Russell Holt received a conditional job offer from BNSF Railway Company ("BNSF") for the position of Senior Patrol Officer, contingent on Holts satisfactory completion of a post-offer medical review. During that medical review, Holt disclosed that he had injured his back four years before, suffering a two-level spinal disc extrusion. Holts primary care doctor, his chiropractor, and the doctor BNSFs subcontractor hired to examine Holt all determined that Holt had no current limitations due to his back and found no need for follow-up testing. Yet as an effective condition to consider him further for the job, BNSF demanded that Holt submit an MRI of his back— at his own cost— or it would treat Holt as having declined the offer. Holt was in bankruptcy at that time and did not obtain an MRI. As a result, BNSF revoked Holts job offer.
The district court concluded that BNSFs actions violated the Americans with Disabilities Act of 1990 ("ADA"), 42 U.S.C. § 12101 et seq., as amended by the ADA Amendments Act of 2008 ("ADAAA") Pub. L. No. 110-325, 122 Stat. 3553, and issued a nationwide injunction that prohibited BNSF from engaging in certain hiring practices. We affirm the district courts judgment imposing ADA liability, but we vacate the injunction and remand with instructions for the district court to make
further factual findings in order to establish the proper scope of the injunction.
In June 2011, Holt applied for a job with BNSF as a Senior Patrol Officer. BNSF describes the job duties of a Senior Patrol Officer as "essentially the same" as a city police officer: Patrol Officers protect the safety of people and property, prevent and respond to criminal activities, and arrest suspects, among other duties. At the time he applied to work for BNSF, Holt was working as a criminal investigator in the Pulaski County Sheriffs Office in Little Rock, Arkansas, where he had worked for five years. After interviewing Holt, BNSF extended him an offer of employment— contingent upon him passing a background check and satisfactorily completing a post-offer medical exam.
BNSF contracts with Comprehensive Health Services ("CHS") to coordinate its medical evaluations nationwide. CHS requires applicants to take a strength test, have a basic physical examination, complete the CHS medical questionnaire, submit to a clinical exam, answer any follow-up questions, and potentially undergo a targeted medical examination. For any cases in which the decision to clear or reject an applicant is not routine, BNSFs medical department, not CHS, decides whether an applicant is medically qualified.
Holt proceeded through CHSs evaluation process. In his health questionnaire, Holt disclosed that he had injured his back in 2007 and suffered back pain as a result. An MRI had shown that he had a two-level disc extrusion, meaning that the nucleus pulposus had escaped from two of his spinal discs. In laymans terms, this was described as the "jellylike material" inside two of Holts spinal discs having been pushed out of the discs and into the spinal column. A follow-up MRI in 2009 showed that one of Holts spinal discs had broken off, and a chunk of that spinal disc was then floating in Holts spinal canal.1 After his back injury, Holt had regularly visited a chiropractor for "maintenance."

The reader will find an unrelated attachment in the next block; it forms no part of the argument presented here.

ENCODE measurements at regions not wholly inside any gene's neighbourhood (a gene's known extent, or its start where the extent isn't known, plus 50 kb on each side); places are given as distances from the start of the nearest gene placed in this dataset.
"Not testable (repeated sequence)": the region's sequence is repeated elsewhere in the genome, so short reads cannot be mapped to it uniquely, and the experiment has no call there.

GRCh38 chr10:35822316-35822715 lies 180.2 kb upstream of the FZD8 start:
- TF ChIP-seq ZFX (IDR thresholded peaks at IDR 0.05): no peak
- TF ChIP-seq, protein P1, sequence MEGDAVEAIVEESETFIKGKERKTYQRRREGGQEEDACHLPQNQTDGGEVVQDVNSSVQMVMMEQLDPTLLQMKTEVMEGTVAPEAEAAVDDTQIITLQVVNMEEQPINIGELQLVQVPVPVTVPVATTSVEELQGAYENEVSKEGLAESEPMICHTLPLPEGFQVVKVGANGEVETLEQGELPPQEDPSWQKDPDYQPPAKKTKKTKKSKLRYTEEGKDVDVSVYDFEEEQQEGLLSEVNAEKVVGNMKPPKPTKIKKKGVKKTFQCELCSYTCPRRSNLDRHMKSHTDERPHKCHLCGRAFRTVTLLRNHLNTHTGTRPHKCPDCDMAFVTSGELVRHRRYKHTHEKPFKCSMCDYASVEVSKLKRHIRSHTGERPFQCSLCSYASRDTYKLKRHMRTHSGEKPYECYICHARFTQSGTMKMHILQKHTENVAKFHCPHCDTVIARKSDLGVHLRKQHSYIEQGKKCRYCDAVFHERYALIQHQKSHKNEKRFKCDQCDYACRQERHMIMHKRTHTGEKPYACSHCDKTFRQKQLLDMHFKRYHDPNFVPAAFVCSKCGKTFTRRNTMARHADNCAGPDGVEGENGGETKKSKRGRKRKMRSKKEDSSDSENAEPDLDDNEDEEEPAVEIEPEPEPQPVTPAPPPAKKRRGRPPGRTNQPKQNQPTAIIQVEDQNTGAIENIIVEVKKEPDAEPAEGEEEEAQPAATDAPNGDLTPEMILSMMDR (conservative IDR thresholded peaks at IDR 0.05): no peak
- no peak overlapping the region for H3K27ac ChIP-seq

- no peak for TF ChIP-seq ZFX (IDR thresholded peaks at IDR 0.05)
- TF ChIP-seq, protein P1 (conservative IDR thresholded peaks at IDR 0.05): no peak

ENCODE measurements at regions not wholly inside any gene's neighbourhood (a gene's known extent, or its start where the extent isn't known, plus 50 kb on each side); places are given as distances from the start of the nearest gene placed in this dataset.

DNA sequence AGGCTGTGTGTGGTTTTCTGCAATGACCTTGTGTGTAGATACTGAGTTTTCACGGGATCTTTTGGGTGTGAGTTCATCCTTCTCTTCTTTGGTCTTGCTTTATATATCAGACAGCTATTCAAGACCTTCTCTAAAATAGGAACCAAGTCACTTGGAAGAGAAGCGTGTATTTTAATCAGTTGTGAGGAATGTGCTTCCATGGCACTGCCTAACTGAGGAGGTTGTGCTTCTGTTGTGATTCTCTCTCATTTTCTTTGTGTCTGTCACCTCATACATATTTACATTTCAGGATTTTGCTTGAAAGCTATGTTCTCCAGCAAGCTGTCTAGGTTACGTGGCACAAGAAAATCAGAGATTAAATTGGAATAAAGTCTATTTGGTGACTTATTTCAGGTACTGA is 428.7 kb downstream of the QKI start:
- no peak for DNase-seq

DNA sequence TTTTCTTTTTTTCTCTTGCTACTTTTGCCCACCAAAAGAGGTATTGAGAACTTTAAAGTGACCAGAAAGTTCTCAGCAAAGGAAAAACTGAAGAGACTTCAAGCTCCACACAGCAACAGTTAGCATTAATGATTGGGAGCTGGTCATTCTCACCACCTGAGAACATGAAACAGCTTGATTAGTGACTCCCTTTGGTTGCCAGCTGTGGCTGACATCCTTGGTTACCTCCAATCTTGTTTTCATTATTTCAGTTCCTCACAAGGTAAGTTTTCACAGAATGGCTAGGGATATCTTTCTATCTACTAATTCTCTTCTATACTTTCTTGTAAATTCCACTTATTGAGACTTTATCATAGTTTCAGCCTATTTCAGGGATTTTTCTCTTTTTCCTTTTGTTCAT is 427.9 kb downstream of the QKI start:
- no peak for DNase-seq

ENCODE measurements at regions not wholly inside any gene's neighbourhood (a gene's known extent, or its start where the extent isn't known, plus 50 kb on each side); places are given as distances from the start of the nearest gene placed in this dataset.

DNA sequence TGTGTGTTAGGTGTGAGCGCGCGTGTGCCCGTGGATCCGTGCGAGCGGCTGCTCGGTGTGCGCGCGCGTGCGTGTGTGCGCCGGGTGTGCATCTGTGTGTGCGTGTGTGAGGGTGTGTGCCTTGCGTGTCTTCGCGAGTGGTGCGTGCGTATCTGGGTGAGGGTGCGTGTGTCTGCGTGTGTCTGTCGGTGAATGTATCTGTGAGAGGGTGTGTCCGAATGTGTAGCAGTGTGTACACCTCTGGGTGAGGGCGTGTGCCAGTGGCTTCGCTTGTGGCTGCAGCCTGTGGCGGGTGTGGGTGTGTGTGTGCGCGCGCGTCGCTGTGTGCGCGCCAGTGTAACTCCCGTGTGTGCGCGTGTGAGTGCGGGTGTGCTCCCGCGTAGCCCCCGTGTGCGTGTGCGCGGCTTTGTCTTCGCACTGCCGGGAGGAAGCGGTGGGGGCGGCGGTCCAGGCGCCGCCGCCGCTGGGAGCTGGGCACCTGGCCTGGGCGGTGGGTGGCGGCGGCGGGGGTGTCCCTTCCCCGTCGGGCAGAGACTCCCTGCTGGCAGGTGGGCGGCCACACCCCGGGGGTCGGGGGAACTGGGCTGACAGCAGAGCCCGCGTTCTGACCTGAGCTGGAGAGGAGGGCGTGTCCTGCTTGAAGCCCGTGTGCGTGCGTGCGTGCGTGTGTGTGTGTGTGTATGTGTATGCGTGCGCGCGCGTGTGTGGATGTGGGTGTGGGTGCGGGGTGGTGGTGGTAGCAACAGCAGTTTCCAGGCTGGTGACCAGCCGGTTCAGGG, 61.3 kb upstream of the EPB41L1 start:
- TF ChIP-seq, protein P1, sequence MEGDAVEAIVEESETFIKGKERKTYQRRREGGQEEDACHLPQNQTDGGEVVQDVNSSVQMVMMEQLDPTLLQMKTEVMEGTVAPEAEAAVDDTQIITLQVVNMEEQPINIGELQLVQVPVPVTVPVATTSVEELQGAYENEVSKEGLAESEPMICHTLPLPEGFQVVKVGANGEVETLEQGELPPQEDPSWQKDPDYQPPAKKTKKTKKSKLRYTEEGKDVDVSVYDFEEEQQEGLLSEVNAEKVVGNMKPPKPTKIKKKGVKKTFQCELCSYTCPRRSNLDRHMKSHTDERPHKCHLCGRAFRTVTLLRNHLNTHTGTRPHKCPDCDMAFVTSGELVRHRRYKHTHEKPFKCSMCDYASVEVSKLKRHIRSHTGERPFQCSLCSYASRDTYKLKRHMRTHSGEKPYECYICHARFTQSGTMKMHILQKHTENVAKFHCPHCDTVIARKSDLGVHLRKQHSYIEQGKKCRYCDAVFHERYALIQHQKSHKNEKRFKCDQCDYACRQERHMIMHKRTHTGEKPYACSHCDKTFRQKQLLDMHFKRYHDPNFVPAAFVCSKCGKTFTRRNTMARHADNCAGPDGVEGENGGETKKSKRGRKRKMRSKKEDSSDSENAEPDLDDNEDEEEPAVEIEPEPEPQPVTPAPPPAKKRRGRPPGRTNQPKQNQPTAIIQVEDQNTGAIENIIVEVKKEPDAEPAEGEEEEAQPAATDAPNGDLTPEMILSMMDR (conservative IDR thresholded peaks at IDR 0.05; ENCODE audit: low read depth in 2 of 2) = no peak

Holt also suffered from knee pain in March 2011, as well as some associated back pain, which led him to see his primary care doctor, Dr. Richard Heck. Dr. Heck stated that an MRI of Holts knee might be warranted, but one was never ordered, and Holts knee and back pain appears to have resolved with medication, chiropractic care, and physical therapy.
On September 21, 2011, the day after Holt submitted his questionnaire disclosing his prior back injury, a CHS nurse called him with more questions about his back. Holt told her that he had kept the same job after his back was injured and that he had no current back issues. The nurse asked him to submit his medical records relating to his back. Within a week, Holt had submitted his medical records; a letter from his chiropractor stating that Holt had responded well to care; the 2007 MRI; and a note from Dr. Heck— who had just reexamined Holt that week— stating that Holt had no current back problems and had functioned normally since 2009.
CHSs subcontractor, Concentra, then assigned Dr. Marcia Hixson to conduct a medical exam of Holt. Dr. Hixson was informed generally of Holts prior back injury,2 and she said that she looked at his back a "little more closely" than usual as part of her "very thorough" exam. Dr.
Hixsons exam revealed no issues— with Holts back or otherwise— that would prevent him from performing the duties of the Patrol Officer job, and she saw no need for a follow-up exam; Dr. Hixson relayed these conclusions on the written examination report.